It’s a term that grew in popularity as it was used to describe the outcome of the arrival and spread of the mobile phone in Sub-Saharan Africa.

For decades, “development” had appeared to stagnate in many of these countries, with slow-growing economies and little change in how people led their lives. In some instances, things appeared to have even gone into reverse gear.

But then, while the developed world was freaking about something called the Millennium Bug in 2000, mobile networks were coming up across the continent.

In the next decade, mobile phone usage would explode as many Africans were finally able to own phones for the first time ever. Previously, you had to lease a land line from a state-owned company and many of these had waiting lists several years long.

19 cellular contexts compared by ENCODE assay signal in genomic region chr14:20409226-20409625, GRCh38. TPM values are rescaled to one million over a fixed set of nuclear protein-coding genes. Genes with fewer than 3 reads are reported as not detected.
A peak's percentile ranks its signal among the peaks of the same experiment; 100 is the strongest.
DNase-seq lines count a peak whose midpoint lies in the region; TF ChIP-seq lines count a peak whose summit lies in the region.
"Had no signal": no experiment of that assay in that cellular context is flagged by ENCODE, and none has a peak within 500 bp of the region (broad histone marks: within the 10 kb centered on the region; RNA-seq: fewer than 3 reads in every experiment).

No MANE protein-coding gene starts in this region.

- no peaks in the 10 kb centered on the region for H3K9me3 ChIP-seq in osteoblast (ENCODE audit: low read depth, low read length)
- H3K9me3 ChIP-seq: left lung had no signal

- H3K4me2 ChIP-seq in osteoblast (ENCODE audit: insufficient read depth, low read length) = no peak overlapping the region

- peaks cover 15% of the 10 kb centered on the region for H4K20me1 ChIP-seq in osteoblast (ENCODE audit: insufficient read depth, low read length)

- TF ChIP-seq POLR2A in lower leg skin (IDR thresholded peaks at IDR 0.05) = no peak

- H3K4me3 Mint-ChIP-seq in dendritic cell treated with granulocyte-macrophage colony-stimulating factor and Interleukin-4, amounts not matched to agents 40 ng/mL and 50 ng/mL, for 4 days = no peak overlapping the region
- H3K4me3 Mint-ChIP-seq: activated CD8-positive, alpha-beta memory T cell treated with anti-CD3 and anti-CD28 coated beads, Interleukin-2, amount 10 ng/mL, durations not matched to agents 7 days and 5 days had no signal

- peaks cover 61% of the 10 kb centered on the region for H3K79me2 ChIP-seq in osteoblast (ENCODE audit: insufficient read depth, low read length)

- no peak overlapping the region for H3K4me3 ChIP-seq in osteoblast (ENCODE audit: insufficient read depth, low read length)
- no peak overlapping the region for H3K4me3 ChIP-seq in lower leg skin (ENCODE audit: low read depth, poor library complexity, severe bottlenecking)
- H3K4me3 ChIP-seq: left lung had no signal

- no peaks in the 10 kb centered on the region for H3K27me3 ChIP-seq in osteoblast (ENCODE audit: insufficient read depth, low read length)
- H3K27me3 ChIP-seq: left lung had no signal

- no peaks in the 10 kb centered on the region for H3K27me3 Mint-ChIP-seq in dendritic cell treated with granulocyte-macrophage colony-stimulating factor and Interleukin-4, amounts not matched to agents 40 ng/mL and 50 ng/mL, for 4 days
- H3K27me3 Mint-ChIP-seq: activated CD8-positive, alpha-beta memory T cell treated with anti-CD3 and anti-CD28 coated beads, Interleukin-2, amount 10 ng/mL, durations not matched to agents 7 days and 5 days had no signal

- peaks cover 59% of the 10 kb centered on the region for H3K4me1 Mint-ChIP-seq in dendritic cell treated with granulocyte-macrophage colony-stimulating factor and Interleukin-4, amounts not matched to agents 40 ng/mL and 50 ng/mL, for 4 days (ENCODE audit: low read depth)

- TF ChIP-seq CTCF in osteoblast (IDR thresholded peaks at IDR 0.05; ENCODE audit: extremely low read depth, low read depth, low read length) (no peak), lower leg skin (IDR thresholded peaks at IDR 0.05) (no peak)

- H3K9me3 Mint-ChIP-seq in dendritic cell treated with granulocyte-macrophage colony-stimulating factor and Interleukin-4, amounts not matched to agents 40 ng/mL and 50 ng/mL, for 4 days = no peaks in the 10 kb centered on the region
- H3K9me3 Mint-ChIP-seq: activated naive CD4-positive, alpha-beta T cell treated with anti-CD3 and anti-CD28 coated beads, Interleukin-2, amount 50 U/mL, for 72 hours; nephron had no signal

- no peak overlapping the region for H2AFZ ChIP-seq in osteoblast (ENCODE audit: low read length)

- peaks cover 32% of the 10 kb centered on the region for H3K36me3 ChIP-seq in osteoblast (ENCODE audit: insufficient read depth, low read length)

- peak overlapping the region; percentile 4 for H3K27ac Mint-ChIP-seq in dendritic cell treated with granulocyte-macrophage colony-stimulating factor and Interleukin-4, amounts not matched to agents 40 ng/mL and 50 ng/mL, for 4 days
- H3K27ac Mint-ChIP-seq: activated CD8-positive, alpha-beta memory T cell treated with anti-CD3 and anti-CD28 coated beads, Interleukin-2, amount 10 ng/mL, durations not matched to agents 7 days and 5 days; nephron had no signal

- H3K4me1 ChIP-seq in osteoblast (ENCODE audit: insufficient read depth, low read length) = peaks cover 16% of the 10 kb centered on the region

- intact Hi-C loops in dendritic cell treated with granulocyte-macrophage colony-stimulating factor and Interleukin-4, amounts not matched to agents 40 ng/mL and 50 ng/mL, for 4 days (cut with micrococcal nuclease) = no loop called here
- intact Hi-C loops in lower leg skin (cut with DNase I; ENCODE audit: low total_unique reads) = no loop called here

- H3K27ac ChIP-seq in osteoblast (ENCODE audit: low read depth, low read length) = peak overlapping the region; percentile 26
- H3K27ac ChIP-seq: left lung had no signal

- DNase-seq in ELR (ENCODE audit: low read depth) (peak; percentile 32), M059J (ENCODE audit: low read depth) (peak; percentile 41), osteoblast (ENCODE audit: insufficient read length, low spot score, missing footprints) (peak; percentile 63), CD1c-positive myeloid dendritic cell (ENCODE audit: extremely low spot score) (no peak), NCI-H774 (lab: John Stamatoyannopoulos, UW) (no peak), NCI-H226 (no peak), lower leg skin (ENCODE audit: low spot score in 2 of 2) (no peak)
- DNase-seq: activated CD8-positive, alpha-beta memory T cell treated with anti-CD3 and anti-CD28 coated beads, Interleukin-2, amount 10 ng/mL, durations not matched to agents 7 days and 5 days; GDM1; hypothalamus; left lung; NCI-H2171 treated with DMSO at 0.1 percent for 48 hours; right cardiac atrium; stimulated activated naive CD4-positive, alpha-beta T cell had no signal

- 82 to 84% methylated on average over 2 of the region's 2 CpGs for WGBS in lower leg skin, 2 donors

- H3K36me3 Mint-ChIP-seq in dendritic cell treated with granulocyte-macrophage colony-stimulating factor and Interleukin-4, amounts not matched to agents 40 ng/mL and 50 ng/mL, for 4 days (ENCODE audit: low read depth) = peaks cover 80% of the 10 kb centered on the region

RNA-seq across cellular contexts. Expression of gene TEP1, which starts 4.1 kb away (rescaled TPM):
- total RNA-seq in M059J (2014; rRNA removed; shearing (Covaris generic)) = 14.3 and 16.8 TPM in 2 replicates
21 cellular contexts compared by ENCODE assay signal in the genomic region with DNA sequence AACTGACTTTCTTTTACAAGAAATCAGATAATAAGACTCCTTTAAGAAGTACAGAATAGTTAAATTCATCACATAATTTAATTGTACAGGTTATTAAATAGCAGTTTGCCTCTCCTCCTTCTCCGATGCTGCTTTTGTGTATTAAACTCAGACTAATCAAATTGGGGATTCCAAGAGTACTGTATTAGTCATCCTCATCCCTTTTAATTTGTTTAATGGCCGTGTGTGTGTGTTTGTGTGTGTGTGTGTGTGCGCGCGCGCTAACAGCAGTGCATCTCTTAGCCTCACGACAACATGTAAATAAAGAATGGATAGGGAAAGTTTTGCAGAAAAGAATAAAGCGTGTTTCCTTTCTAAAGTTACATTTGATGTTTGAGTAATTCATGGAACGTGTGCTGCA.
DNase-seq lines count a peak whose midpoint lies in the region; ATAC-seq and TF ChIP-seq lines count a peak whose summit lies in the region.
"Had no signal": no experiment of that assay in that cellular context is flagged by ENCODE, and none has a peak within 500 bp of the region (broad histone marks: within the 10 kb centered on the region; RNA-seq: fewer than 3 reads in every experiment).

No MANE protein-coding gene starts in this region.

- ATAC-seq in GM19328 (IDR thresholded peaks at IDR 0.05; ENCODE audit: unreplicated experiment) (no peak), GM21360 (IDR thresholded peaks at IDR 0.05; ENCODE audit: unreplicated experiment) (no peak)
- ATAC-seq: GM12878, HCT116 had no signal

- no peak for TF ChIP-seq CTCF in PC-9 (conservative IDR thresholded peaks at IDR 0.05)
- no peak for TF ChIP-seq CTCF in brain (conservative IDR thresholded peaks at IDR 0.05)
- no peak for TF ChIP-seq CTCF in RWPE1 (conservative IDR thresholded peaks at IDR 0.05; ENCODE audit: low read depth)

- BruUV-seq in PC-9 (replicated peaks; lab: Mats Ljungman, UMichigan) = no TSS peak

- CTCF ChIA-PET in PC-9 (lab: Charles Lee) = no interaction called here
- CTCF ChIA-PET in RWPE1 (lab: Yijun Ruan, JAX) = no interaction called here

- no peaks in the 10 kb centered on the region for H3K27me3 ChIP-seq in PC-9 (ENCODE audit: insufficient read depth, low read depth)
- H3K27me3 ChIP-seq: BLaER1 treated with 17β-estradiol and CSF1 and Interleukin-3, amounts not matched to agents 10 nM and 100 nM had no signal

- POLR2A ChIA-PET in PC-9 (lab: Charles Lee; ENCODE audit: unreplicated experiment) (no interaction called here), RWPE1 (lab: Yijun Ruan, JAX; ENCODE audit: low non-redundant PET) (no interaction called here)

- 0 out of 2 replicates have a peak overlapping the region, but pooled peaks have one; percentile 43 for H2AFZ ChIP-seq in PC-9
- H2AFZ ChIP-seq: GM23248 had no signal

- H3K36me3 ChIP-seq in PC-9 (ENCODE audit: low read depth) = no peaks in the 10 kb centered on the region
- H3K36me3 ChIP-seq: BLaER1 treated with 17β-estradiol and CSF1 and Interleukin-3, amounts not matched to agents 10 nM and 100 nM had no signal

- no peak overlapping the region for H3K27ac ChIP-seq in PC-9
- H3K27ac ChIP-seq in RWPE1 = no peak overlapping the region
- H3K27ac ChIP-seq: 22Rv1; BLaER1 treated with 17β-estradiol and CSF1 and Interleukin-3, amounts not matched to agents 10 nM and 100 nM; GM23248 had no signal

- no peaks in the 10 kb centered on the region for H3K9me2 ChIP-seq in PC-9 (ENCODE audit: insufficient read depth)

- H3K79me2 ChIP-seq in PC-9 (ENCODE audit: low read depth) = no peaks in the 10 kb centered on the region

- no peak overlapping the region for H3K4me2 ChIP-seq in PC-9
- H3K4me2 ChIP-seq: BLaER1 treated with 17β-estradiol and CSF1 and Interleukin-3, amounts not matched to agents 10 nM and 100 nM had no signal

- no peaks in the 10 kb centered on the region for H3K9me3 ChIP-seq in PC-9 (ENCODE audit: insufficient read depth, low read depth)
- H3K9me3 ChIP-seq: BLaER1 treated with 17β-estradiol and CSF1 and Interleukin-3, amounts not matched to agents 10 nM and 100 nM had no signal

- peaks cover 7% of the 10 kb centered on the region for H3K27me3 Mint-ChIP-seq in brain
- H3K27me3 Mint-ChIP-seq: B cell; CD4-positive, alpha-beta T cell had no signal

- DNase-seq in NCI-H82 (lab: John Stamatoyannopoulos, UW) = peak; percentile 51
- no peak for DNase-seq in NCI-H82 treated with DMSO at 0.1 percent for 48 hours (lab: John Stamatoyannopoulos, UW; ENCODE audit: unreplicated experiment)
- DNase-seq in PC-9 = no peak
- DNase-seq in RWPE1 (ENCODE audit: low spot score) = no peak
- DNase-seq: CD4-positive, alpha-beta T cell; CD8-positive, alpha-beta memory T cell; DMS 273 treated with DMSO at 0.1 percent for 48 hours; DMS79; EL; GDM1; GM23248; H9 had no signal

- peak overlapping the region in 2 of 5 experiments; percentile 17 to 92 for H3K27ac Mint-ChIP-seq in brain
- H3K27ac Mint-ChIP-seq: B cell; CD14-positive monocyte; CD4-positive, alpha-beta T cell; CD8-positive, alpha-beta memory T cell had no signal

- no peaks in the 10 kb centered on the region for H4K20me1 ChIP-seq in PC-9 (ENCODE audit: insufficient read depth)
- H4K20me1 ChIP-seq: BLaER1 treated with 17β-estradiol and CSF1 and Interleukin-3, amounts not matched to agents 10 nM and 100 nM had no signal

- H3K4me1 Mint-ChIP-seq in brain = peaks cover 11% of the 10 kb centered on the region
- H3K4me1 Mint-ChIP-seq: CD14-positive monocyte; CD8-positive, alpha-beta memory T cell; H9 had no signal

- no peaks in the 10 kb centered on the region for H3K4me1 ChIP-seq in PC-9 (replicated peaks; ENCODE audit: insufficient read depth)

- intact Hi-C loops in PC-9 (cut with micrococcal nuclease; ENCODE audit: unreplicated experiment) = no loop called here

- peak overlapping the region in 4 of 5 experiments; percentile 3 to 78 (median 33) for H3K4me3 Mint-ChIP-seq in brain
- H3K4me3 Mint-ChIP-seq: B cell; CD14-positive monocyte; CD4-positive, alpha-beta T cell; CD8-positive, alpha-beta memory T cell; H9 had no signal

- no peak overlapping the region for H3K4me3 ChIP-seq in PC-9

With mobile networks came SMS and USSD which innovative businesses took advantage of to create basic applications even within the limitations of these channels,…

Nairobi is a 2 Bedroom Haven

About two years ago, I looked at how much rent Nairobians pay in different parts of the city.

I also looked at how much they pay in matatu fare, and their perception of the safety of their neighbourhoods.

Then, I found that 2 bedrooms were the most popular followed by 1 bedrooms and then 3 bedrooms.

This shows that family units are more preferred. There was a twist to my findings - 3 bedrooms were partly less popular because some potential tenants could not find any/or suitable units, hence settled for 2 bedrooms.

In the last two years, 11 more people responded to my survey, in addition to the 43 who had previously responded. This means that about 25 per cent more people have since given their input.